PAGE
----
I had a kid this year! What does that mean for my taxes?
Congratulations! What you lack in sleep you will make up in credits and tax deductions. (And of course joy). A few of those exciting benefits to look forward to are:
The Canada child benefit: a tax-free monthly benefit that you can apply for as soon as your child is born. It helps offset the many expenses that come with having a kid. Just apply once per kiddo and keep filing your taxes every year and the benefit is yours. Learn more here.
Claiming child care expenses: you can deduct the amount you paid for childcare, nannies, or daycare on your tax return, as long as the childcare is freeing you up to earn an income. The amount you can claim depends on your income and the number of kids you have.
CARE child benefit, for residents of Ontario only: on top of the child care expenses you can write off, you may also be eligible for the CARE benefit, which gives families a refund for their childcare expenses.
There are also many provincial credits and benefits (like GST) that may increase once you have a kid, and increase with each subsequent child you have. You can find out more about that here.
One more non-tax-related piece of advice: open a Registered Education Savings Plan (RESP)! This is where you can sock money away for post-secondary institutions with one enormous benefit: the government will match your contributions up to a certain amount each year. Free money! You can learn more about that here.
Will buying a home affect my filing?
Yep, it sure will, and it’s stuff you’ll want to take advantage of. First, if you bought a home in 2020, there’s something called the “home buyer’s amount,” that allows you to claim $5,000 on your tax return the year you bought your home, which could reduce your taxes by $750.
If you’re planning ahead and thinking of buying a home in 2021, there’s also the Home Buyer’s Plan. How does it work? Well, if you have funds in your RRSP, you can withdraw up to $35,000 tax-free to put towards the purchase of your home — you just have to make sure to start paying it back two years after withdrawing it and fully pay it back over the next 15 years.
How do I deal with my side-hustle income?
If you — like one-in-three Canadians — do work outside of your primary job, don’t forget you have to report the income on your tax return. That extra money will most likely be considered self-employment income, so you’ll need to complete a T2125 form. Just enter what you earned and deduct expenses you incurred to earn it (like home office expenses, for instance). Not sure what counts as a business expense? Learn more here.
I had to work from home because of COVID-19. Am I able to claim any of my expenses?
Did you, like so many fellow Canadians, spend 2020 at your kitchen table having daily business lunches with your favourite naval hero, Cap’n Crunch? Then surely you should be able to write off some stuff. There are two different ways to claim work from home expenses on your 2020 return:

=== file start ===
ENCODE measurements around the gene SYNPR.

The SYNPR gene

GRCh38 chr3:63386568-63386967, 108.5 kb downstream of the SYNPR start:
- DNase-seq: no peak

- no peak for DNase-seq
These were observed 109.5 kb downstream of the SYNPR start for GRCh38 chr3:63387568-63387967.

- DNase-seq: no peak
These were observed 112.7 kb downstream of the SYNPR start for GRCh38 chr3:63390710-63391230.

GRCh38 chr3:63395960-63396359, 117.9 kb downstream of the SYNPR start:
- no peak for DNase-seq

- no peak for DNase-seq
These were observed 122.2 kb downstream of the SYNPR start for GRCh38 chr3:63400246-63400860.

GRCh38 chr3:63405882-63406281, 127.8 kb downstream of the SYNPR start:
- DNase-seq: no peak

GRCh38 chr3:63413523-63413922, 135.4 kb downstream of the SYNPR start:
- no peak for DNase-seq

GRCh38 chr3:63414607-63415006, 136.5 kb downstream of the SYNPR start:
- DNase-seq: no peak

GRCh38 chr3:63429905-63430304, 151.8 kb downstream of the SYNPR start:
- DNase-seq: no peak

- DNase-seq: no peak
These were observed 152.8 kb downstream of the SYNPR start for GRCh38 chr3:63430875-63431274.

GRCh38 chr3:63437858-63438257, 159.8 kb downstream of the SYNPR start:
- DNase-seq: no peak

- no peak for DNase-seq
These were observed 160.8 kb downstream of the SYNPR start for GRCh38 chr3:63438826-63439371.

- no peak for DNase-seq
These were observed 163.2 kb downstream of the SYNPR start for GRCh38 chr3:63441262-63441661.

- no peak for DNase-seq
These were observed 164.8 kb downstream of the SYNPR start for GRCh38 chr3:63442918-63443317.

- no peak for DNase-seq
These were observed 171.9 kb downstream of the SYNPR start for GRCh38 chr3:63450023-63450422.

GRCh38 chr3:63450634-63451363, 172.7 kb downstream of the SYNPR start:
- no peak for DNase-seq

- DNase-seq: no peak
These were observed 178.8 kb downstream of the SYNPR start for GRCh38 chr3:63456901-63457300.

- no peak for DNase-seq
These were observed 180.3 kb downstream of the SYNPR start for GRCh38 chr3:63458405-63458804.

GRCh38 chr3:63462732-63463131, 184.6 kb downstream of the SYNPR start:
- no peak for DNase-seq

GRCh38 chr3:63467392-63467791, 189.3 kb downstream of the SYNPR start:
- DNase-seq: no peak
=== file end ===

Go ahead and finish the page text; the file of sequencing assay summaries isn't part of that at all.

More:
The new temporary flat rate method. They should have just called this the “easy way.” If you worked at home for at least 50% of your time, for a period of at least four consecutive weeks, the CRA will allow you to claim a deduction of $2 dollars per day, up to a maximum deduction of $400. You don’t need to provide a T2200S from your employer or receipts for any of your expenses.
The detailed method. This method is more involved but will allow you to claim eligible work from home expenses without the $400 cap. If you want to go this route you’ll need a form from your employer called T2200S: Declaration of Conditions of Employment for Working at Home Due to COVID-19, as well as receipts and supporting documents. Before filing, you’ll want to bone up on the CRA’s comprehensive list of allowable expenses. Examples of things that can be claimed: rent, cell phone and internet service plans. Examples of things that cannot be claimed: office equipment, mortgage interest and your daily 5 p.m. negroni.
If you have more questions related to taxes and COVID-19, you’d do well to pay a visit to “You May Have to Pay Taxes on COVID-19 Benefits.”
What’s the smartest way to use my refund?
The big question. We’ve said it in the past and we’ll say it again: the best thing to do with your refund is to invest. We suggest a portfolio of well-diversified assets that keep fees as low as possible. (Hint: like our Wealthsimple Invest portfolios!) If you’re choosing between putting your refund into a TFSA or an RRSP, you should know that they have very different tax implications.
Not sure which is right for you? each has its own tax (and other) benefits. Read about how to make the choice between an RRSP and a TFSA here.
Don’t see your particular burning tax question listed?
Find answers to many, many more frequently asked tax season questions at 2020’s Top Tax Questions. Ready to try the easiest, most intuitive, least expensive online tax preparation tool? Pay a visit to Wealthsimple Tax.
Andrew Goldman has been writing for over 20 years and investing for the past 10 years. He currently hosts "The Originals" podcast and writes about personal finance and investing for Wealthsimple. Andrew's past work has been published in The New York Times Magazine, Bloomberg Businessweek, New York Magazine and Wired. He and his wife Robin live in Westport, Connecticut with their two boys and a Bedlington terrier.